Amid the chorus of feet drumming through hallways and lunchroom conversations at full volume, there is a peaceful oasis within Minnetonka High School (MHS): For many students, the choir room offers respite. “One of the boys said, ‘This is a sanctuary,’ ” choir director Paula Holmberg says.
Holmberg thinks the choir brings students together in a special way. “We become a family when we’re here,” she says. “Our learning is so different. We put the iPads down. We put the technology away. Singing is such a personal thing.” As a 22-year veteran of the school, Holmberg (who serves as the school district’s choral department chair and the director of the MHS Concert, Varsity and Treble Women’s choirs) recognizes that students make sacrifices to be in choir. “The reason they make time in their schedule and make an effort to be here is that the music touches a piece of their humanity,” she says. “It’s worth their time to be here, and they like what it does in building their character.”
Throughout her career, Holmberg has witnessed changes—but not always in terms of students. “They haven’t changed very much,” she says. But the way kids learn has indeed evolved: “You can get music from any corner of the world.” Technology has opened a window to other cultures, ethnicities and religions. “When I started teaching, I was pulling out records,” she says. Now her students can add depth and authenticity to performances by using the internet to dig deeper into a song’s origin and meaning.
With about 230 choir members for the 2015–16 academic year, Holmberg (who’s also the president of the Minnesota chapter of the American Choral Directors Association) says participation levels have ebbed and flowed but mostly held firm, despite the demand on students’ time and attention. “Once they experience it, it’s meaningful beyond words,” she says. “You look at their faces and you can see a spiritual connection between them.”
During this past school year, the MHS Concert and Treble Women’s choirs performed for the Minnesota State High School League choral contest, and both groups earned superior ratings. The Concert Choir performed as a featured choir at the Concordia College Choral Festival in Moorhead. Internationally recognized conductor Rene Clausen coached the choir and noted “both its musical sensitivity and the focused discipline,” according to Holmberg.
The Concert Choir has performed in California and Hawaii and will travel to New York City this year. Every three or four years, the group travels internationally and has performed in Canada, England, Ireland, Italy and Norway. Vocal Support, the parent-led booster club, has a hand in making those performances a reality for all the members. “They work hard to eliminate obstacles that might get in a student or staff member’s way,” Holmberg says, explaining the group raises funds to help defray travel expenses, performs ushering and clerical tasks, and sends choral directors to professional conferences.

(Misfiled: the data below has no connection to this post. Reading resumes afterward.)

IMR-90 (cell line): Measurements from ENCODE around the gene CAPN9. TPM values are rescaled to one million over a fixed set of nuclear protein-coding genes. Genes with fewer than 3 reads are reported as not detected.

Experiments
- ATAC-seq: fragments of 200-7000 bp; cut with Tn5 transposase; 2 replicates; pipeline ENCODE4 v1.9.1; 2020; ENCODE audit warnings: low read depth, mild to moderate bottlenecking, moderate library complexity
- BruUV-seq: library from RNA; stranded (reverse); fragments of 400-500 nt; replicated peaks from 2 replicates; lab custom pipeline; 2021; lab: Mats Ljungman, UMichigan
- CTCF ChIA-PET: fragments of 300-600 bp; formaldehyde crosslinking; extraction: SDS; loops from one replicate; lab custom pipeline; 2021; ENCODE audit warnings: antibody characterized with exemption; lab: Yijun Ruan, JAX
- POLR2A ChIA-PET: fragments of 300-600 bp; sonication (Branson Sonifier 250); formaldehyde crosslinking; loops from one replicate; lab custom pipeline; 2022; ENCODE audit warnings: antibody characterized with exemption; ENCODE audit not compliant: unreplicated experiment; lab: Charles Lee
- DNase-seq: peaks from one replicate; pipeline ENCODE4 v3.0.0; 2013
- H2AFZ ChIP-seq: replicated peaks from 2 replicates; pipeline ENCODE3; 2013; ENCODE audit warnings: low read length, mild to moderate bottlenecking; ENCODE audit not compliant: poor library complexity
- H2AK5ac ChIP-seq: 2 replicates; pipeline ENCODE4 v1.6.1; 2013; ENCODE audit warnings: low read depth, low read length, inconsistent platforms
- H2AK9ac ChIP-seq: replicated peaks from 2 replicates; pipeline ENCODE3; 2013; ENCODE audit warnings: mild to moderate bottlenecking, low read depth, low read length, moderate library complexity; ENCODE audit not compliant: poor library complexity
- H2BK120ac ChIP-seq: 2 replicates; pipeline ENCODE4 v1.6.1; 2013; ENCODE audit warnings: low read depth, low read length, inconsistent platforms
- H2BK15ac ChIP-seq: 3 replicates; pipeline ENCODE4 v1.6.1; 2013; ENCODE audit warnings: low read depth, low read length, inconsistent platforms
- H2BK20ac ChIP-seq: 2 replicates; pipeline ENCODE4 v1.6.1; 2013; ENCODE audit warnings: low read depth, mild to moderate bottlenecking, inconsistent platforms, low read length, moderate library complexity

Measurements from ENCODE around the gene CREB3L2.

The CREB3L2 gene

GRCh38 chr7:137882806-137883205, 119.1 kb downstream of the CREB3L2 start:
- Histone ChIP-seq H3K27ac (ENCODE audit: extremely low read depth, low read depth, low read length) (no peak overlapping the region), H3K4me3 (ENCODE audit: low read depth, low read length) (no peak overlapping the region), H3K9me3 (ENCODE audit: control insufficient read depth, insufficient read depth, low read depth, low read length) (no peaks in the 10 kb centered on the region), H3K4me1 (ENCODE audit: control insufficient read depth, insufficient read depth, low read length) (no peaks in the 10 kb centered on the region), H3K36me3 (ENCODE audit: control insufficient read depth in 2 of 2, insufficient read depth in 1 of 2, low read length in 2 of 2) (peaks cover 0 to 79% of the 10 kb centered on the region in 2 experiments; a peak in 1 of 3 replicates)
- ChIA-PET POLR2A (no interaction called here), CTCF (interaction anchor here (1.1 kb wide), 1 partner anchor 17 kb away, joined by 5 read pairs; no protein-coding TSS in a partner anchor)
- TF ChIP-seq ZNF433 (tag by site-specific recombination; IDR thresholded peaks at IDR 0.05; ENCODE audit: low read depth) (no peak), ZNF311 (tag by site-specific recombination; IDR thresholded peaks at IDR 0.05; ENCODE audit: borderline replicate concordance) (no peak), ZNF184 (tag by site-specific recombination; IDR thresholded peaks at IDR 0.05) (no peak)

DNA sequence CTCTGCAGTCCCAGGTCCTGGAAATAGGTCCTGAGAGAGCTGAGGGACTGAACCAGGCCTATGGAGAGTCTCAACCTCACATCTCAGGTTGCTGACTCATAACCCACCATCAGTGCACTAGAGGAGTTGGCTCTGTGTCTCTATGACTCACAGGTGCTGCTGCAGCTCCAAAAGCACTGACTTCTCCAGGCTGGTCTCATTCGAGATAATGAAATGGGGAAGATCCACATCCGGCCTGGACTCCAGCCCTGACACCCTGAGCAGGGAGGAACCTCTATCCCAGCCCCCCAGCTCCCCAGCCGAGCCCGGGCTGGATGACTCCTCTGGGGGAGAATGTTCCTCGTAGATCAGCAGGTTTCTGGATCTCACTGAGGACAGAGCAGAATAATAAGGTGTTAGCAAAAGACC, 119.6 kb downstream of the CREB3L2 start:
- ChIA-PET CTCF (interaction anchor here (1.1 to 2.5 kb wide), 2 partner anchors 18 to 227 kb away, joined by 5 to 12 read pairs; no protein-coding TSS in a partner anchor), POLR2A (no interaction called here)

Parents participate in the program in other ways, too. Anne Babcock, whose daughter Ingrid Seeland graduated last year and was a choir member, has volunteered with the choir. “What is so clear is the kids’ respect for her,” Babcock says, adding that students trust Holmberg’s leadership. “She’s able to do amazing things with the choir because of who she is as an individual,” she says. “For my daughter, it’s been a real privilege to learn under her teaching. It’s been the highlight of Ingrid’s high school experience.”
Recent grad Emily Gilk sings Holmberg’s praises. “She’s extremely respectful of all of us.” While music is clearly important to Holmberg, Gilk says she helps students understand the value of the art for themselves. “She instills in us a sense of purpose in the choir. She tells us, ‘Sing to express, not to impress,’ ” Gilk says. “That has to do with life, too.”
Holmberg finds motivation as each school year brings new harmonies—of voices and personalities—to the choir.
Paula Holmberg’s honors include the 1999 Music Educator of the Year award from the Minnesota Music Educators Association, the 2005 Choral Director of the Year award from the American Choral Directors Association of Minnesota, the 2011 Teacher of the Year award from the Minnetonka School District, and nine honors from Who’s Who Among America’s Teachers. Holmberg grew up in North Dakota and has degrees in music education and choral conducting.